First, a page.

Between the opposite perils there is no choice: either to sink into the ascetic void or to plunge into full modern chaos: inaction or indigestion. Between these two, detachment represents balance. Detachment is the diving suit with which the diver’s spirit descends without harm into the sea of the world. In fact, it alone permits great abundance of experience and achievement by saving us from the rush of passions and preventing us from being distracted by trivialities, such being the two dangers of real life. It treats the trivial life from “above,” preserving “distances.”
Above all, it is necessary to fathom the sea of the inner world, for which detachment is necessary; without it we cannot descend to explore and know it. Think of the example of Einstein’s three dimensions, popularized with his theory of relativity. For the flat two-dimensional being, the psychic circle is everything; he is immersed in it and wanders around it. Detachment is the acquisition of a third dimension, the spiritual dimension. But the other two remain, let this be clear. Demiurgical detachment, unlike asceticism, is not an antithesis, but a true synthesis of elemental spiritual positions. The more does not exclude the less, as the prevalent mathematical mindset believes. As one frames feelings, so one can remain still while experiencing them. Musicians and poets generally hold fast to feeling, and this is their weakness. Much of their work is outpouring of the psyche; that is, they express a primitive spiritual state. On the other hand, nowadays more than one person feels that pleasure and pain, love and hate are embryonic reactions regarding the cosmos. Can you imagine a God who gets lost and submerged in the world He Himself created and loves? Well then, be the gods of your world. Detachment marks the transition from the mentality of creature to the mentality of creator.
. . . If obstacles to action are expected, what is the point of suffering from them? They are simply taken into account. The game of acting [in life] should be played in the intimate and impassive atmosphere of complete calm, like a game of chess; and in this it really helps to be detached from one’s goals, to become accustomed not to depend on them, not to commit the soul to any single card. If universality is having many strings stretched to one’s bow, detachment is knowing how to do without each one . . . Do what you must, do what you can.
One need not hope to undertake, nor win in order to persevere. Note that detachment should also be practiced with regard to “good” things. In principle nothing should overwhelm the self (“I”). The Spiritual Center should be above everything. This is the principle of inner freedom, free will, which is spiritual essence.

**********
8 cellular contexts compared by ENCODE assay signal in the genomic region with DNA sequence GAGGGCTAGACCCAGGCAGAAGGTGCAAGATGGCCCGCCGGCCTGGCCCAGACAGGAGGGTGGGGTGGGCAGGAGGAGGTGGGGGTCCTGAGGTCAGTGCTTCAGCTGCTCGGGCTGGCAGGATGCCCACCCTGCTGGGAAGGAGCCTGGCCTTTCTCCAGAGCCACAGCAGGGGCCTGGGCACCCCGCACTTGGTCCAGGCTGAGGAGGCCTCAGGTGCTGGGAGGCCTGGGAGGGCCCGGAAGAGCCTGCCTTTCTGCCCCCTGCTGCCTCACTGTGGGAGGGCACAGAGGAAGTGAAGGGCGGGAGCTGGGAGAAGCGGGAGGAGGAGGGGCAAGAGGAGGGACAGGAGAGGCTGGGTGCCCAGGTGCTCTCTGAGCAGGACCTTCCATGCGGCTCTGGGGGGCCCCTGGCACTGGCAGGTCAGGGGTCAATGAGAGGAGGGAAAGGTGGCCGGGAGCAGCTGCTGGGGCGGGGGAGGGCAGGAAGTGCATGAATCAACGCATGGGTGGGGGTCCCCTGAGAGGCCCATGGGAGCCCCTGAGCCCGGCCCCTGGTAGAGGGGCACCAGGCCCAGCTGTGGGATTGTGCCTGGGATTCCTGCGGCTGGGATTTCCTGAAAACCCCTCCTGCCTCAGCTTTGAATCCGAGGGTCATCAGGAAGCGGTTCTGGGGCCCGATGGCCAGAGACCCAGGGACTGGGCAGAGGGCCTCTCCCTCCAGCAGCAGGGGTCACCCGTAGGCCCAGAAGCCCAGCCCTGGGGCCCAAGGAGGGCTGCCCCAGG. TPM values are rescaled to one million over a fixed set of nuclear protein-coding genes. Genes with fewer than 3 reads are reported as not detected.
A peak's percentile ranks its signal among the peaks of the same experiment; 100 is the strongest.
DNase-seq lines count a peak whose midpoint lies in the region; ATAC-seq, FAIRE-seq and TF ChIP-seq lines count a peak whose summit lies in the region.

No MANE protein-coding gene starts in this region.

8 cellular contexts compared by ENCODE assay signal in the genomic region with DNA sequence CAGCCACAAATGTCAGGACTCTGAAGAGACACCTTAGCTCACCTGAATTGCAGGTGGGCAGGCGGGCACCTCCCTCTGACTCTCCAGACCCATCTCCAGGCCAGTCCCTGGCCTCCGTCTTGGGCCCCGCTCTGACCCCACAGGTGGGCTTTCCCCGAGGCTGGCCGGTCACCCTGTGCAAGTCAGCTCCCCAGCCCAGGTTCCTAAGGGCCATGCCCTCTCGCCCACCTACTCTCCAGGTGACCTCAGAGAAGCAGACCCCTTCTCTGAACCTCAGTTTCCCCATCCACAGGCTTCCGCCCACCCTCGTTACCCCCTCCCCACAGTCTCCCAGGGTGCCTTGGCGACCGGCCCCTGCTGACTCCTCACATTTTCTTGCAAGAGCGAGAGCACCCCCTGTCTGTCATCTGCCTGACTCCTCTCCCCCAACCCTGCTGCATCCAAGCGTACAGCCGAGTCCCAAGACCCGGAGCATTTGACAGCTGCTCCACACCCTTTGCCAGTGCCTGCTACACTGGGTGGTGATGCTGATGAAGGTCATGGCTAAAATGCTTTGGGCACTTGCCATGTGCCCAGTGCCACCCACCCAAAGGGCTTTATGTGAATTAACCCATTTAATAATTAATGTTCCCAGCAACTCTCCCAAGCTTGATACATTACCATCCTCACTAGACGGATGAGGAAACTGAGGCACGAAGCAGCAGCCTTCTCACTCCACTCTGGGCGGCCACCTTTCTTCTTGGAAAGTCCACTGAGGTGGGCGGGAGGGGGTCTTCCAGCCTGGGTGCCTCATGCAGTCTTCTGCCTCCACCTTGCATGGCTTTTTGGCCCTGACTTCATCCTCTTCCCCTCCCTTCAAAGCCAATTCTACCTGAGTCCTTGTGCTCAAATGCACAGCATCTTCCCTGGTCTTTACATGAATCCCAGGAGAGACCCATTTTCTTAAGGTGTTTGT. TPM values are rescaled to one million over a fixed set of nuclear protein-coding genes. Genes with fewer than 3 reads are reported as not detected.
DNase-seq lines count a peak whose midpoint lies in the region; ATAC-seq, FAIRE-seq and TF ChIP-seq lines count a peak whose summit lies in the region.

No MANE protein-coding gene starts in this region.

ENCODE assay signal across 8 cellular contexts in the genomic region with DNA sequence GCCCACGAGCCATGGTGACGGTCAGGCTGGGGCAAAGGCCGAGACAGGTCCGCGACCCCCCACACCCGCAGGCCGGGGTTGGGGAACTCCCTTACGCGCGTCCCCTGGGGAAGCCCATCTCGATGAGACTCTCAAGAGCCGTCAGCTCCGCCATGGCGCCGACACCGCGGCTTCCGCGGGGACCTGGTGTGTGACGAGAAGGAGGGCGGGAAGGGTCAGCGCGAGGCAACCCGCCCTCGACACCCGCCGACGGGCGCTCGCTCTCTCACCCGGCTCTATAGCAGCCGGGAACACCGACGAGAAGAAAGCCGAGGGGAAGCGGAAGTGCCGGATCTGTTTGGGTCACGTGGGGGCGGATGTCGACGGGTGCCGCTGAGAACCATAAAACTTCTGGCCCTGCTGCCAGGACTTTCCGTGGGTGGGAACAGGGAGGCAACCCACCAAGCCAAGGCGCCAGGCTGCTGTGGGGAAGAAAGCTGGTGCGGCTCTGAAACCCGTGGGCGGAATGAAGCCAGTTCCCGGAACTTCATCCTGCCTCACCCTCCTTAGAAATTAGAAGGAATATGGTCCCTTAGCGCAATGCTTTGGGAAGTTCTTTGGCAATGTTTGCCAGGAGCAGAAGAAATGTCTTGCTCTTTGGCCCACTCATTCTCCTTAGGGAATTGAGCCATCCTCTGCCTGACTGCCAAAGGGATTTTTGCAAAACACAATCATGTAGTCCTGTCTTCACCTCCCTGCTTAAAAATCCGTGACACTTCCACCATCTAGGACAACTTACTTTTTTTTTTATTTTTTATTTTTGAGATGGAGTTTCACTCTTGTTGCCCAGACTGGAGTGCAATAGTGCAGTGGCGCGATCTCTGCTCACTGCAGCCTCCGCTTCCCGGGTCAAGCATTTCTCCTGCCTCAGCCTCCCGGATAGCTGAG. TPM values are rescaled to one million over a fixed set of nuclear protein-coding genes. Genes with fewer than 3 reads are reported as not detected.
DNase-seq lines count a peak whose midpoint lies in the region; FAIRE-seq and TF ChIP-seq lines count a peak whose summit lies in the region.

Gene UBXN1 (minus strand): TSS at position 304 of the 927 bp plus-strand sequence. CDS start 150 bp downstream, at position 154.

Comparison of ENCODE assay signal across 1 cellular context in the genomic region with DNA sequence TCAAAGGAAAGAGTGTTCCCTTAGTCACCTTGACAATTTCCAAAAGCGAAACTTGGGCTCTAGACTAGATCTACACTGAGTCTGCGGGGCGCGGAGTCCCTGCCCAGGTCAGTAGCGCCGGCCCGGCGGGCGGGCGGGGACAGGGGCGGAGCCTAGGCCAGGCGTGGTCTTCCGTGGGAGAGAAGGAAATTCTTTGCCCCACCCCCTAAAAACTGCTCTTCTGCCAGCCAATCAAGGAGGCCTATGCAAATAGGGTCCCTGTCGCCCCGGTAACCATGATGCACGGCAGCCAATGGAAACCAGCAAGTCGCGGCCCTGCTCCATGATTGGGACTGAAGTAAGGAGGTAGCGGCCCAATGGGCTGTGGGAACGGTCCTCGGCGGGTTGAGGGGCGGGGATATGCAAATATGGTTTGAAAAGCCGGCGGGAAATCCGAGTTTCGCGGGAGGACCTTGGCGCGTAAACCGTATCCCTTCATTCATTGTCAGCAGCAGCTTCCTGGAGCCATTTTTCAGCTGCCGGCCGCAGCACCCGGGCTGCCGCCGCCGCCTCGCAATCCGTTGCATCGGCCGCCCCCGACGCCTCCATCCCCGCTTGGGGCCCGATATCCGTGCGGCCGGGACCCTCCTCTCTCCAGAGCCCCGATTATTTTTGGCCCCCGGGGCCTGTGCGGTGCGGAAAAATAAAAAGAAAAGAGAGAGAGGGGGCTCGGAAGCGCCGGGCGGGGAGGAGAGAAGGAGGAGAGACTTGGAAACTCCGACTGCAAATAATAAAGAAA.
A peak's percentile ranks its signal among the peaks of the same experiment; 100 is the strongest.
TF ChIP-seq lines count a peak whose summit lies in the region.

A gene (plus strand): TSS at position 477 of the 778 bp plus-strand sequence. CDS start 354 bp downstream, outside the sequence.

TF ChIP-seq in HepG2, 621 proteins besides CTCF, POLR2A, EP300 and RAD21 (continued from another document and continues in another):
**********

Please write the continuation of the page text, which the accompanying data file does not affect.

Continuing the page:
Is this detachment easy? Nothing worthwhile is easy. It is a gradual mastery, going from a minimum that can be implemented by everyone, to a maximum that is liberation. In detachment, desires are transformed. The vital force is not destroyed, but must be “taken over,” used and mastered. Use all life forces, owning and channeling them. What is needed is an inner splitting, so as to maintain a firm vigilance. A life lived in calm and gladness under the dominion of the Spirit.
 see Eckhart, The Complete Mystical Works of Meister Eckhart, Translated and Edited by Maurice O’C. Walshe, Crossroad Publishing Co. 2009, 574. Note: The three quotations from Meister Eckhart are a mixture of my translations of Assagioli’s versions and this recent published English version. —Tr.
 Eckhart, Ibid. 569. See Note 6 above. —Tr.
 Eckhart, quoting Avicenna, ibid., 568. (Assagioli’s citation for these three quotations is “Meister Eckhart, Sermons and Treatises, pp. 20-30-13”). See Note 6 above. —Tr.
 German-Baltic philosopher Hermann Keyserling (1880-1946) whom Assagioli quoted frequently. —Tr.
 Filippo Burzo (1891-1948), Italian engineer, scientist, philosopher and writer. Many of his writings concerned what he called “the demiurge”, a selective and balancing force, a moderating element of society and of the contrasts between opposing European civilizations (from Enciclopedia Italiana). Note that Burzo’s use of the term “demiurge” is a departure from other historic and philosophical usages from Plato down to medieval times—Tr.
 Il demiurgo e la crisi occidentale, Milan, Bompiano, 1933. No English edition is available. —Tr.« Back to Glossary Index